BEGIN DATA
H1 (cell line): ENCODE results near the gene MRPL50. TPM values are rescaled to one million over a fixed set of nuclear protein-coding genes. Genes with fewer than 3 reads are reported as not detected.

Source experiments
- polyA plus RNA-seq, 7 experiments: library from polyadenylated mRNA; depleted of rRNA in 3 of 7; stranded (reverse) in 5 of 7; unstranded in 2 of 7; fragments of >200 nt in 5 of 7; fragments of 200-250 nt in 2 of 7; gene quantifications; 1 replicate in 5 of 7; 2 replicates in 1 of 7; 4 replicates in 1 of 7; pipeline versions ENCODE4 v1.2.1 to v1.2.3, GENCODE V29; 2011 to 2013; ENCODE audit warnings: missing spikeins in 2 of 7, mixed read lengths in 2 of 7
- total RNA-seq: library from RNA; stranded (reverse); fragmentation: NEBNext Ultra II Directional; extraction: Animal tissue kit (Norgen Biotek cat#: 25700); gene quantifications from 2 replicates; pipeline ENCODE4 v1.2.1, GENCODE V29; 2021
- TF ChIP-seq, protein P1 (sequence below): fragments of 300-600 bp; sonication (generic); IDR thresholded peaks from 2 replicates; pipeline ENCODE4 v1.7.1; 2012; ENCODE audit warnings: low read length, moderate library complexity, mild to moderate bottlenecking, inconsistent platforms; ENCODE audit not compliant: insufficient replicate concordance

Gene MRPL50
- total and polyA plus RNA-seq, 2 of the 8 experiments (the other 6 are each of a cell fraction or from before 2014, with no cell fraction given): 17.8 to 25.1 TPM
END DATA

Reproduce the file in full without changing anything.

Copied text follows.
H1 (cell line): ENCODE results near the gene MRPL50. TPM values are rescaled to one million over a fixed set of nuclear protein-coding genes. Genes with fewer than 3 reads are reported as not detected.

Source experiments
- polyA plus RNA-seq, 7 experiments: library from polyadenylated mRNA; depleted of rRNA in 3 of 7; stranded (reverse) in 5 of 7; unstranded in 2 of 7; fragments of >200 nt in 5 of 7; fragments of 200-250 nt in 2 of 7; gene quantifications; 1 replicate in 5 of 7; 2 replicates in 1 of 7; 4 replicates in 1 of 7; pipeline versions ENCODE4 v1.2.1 to v1.2.3, GENCODE V29; 2011 to 2013; ENCODE audit warnings: missing spikeins in 2 of 7, mixed read lengths in 2 of 7
- total RNA-seq: library from RNA; stranded (reverse); fragmentation: NEBNext Ultra II Directional; extraction: Animal tissue kit (Norgen Biotek cat#: 25700); gene quantifications from 2 replicates; pipeline ENCODE4 v1.2.1, GENCODE V29; 2021
- TF ChIP-seq, protein P1 (sequence below): fragments of 300-600 bp; sonication (generic); IDR thresholded peaks from 2 replicates; pipeline ENCODE4 v1.7.1; 2012; ENCODE audit warnings: low read length, moderate library complexity, mild to moderate bottlenecking, inconsistent platforms; ENCODE audit not compliant: insufficient replicate concordance

Gene MRPL50
- total and polyA plus RNA-seq, 2 of the 8 experiments (the other 6 are each of a cell fraction or from before 2014, with no cell fraction given): 17.8 to 25.1 TPM